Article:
Glenville

Glenville officials remain vigilant of possible moth caterpillar resurgence

FILE - Gypsy Moth caterpillars inundating the property of Neal Shapiro on Maura Lane in Glenville in June 2021
PHOTOGRAPHER:
FILE - Gypsy Moth caterpillars inundating the property of Neal Shapiro on Maura Lane in Glenville in June 2021

GLENVILLE As trees begin to bud, Glenville town officials are watching for the little leaf munchers Spongy Moths, formerly Gypsy moths, to abate them as much as possible before they wreak havoc on trees in town again

“So far we have not heard from any residents about the caterpillars,” said town Supervisor Chris Koetzle Monday. 

But it’s still early, he said. 

The infestation of caterpillars showed up last spring, eating the leaves off oaks, birches, willows and even blueberry and raspberry bushes. 

“They typically feed for six to eight weeks starting in the spring and ending sometime between May and June,” said Lori Severino, a spokesperson with the state Department of Environmental Conservation. “After that they go into the pupa stage before becoming moths. However, the insect will continue to lay eggs, which can be seen in egg masses that hold around 1,000 eggs.”

Locally, the DEC said it’s expecting significant defoliation in Saratoga County. However, places like Clinton, Essex, Warren and some Mohawk Valley counties will also see heavy defoliation.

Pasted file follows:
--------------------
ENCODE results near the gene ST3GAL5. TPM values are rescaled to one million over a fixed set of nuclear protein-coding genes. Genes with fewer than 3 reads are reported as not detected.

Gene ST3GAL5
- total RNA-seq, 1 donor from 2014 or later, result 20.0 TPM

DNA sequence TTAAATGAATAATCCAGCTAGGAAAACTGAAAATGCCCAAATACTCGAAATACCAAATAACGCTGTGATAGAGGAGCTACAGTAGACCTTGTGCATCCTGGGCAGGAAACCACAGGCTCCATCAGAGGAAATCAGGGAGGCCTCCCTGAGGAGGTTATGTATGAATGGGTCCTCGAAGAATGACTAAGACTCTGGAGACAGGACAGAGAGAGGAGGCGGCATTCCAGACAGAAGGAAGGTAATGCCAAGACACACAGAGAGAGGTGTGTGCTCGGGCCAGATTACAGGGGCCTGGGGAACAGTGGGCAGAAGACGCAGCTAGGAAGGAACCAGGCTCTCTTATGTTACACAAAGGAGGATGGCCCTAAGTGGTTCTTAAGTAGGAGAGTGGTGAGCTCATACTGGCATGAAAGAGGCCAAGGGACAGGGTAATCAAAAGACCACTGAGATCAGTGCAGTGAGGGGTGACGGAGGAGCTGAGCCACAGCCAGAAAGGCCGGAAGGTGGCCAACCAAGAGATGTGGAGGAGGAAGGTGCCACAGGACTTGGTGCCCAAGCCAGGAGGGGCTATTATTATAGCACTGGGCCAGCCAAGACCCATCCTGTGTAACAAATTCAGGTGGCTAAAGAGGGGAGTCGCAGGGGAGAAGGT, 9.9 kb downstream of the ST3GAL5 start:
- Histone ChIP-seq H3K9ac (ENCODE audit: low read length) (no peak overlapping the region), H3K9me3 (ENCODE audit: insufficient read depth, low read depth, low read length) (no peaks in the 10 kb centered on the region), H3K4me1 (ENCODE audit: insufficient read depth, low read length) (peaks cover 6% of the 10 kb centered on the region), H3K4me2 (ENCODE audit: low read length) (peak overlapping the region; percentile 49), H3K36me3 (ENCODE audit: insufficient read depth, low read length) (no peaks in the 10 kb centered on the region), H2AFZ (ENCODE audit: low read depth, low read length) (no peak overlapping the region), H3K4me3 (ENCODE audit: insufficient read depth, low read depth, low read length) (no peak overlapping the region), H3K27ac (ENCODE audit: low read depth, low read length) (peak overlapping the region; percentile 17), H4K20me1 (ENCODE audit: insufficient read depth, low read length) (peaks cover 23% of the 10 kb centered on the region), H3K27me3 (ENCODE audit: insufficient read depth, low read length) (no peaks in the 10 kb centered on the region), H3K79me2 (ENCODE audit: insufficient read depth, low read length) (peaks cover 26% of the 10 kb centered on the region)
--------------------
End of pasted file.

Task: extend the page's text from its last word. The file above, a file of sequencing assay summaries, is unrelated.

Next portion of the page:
The Finger Lakes region and Allegany State Park also experienced heavy defoliation throughout,” said Severino. She said the moths are not native but have naturalized and are always in the forest.

They tend to spike in numbers roughly every 10-15 years but outbreaks are usually ended by natural causes such as predators and disease,” she said. 

The DEC mapped just under 680,000 acres of defoliation from the moth as part of its annual forest aerial survey, according to the DEC. 

In 2021 the moths were seen a lot in both Central and Western New York, Severino said. 

While removing the moths egg masses in the winter won’t eradicate them entirely it can help reduce the number of the insects. If people see egg masses they can scrape them off the tree or building into a container of detergent, which will prevent the eggs from hatching, Severino said. 

Koetzle said town employees did that throughout the winter whenever they came across a town-owned tree with a mass on it. 

Koetzle said the next prevention step, which can take place around now, would be to put a sticky barrier around the tree so the insect sticks to that and cannot make it to the leaves. In mid-June people when the caterpillars are much larger people will want to switch to a burlap sack to catch the insect so it can’t make its way back up the tree. 

People can find more information on the insect and ways to control them at https://www.dec.ny.gov/animals/83118.html.

Reporter Shenandoah Briere can be reached at [email protected]. Follow her on Twitter @SB_DailyGazette. 

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